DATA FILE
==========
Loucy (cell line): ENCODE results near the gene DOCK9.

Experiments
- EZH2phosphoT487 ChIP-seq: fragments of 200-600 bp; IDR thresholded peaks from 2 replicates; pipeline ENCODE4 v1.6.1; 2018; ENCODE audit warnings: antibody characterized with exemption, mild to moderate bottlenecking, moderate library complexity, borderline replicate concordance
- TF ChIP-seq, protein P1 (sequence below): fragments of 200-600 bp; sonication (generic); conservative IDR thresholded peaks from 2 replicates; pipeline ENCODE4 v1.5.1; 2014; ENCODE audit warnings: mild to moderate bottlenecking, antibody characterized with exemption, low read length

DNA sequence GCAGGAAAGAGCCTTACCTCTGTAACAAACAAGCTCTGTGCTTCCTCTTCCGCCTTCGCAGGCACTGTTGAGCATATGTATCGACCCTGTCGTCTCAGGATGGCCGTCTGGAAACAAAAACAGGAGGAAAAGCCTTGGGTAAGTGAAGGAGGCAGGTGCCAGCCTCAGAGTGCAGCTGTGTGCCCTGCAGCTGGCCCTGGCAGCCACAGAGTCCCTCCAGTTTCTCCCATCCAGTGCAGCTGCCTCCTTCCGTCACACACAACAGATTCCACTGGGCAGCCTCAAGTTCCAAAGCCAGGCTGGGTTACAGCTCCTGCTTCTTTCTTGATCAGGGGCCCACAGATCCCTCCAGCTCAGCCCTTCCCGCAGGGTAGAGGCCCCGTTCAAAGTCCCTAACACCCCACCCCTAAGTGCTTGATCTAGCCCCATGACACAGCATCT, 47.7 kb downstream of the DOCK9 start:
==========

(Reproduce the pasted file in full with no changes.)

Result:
Loucy (cell line): ENCODE results near the gene DOCK9.

Experiments
- EZH2phosphoT487 ChIP-seq: fragments of 200-600 bp; IDR thresholded peaks from 2 replicates; pipeline ENCODE4 v1.6.1; 2018; ENCODE audit warnings: antibody characterized with exemption, mild to moderate bottlenecking, moderate library complexity, borderline replicate concordance
- TF ChIP-seq, protein P1 (sequence below): fragments of 200-600 bp; sonication (generic); conservative IDR thresholded peaks from 2 replicates; pipeline ENCODE4 v1.5.1; 2014; ENCODE audit warnings: mild to moderate bottlenecking, antibody characterized with exemption, low read length

DNA sequence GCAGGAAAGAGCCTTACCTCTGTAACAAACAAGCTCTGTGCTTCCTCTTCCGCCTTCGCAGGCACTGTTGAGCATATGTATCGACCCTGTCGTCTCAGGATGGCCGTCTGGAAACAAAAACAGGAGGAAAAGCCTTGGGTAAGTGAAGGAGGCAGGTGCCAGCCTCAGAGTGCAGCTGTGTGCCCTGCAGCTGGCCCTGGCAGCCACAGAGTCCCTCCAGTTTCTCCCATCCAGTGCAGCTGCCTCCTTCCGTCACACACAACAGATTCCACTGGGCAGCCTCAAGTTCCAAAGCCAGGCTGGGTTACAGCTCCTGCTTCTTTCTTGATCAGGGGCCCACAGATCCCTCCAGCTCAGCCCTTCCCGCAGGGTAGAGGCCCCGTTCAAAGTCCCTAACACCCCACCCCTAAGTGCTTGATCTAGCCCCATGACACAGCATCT, 47.7 kb downstream of the DOCK9 start: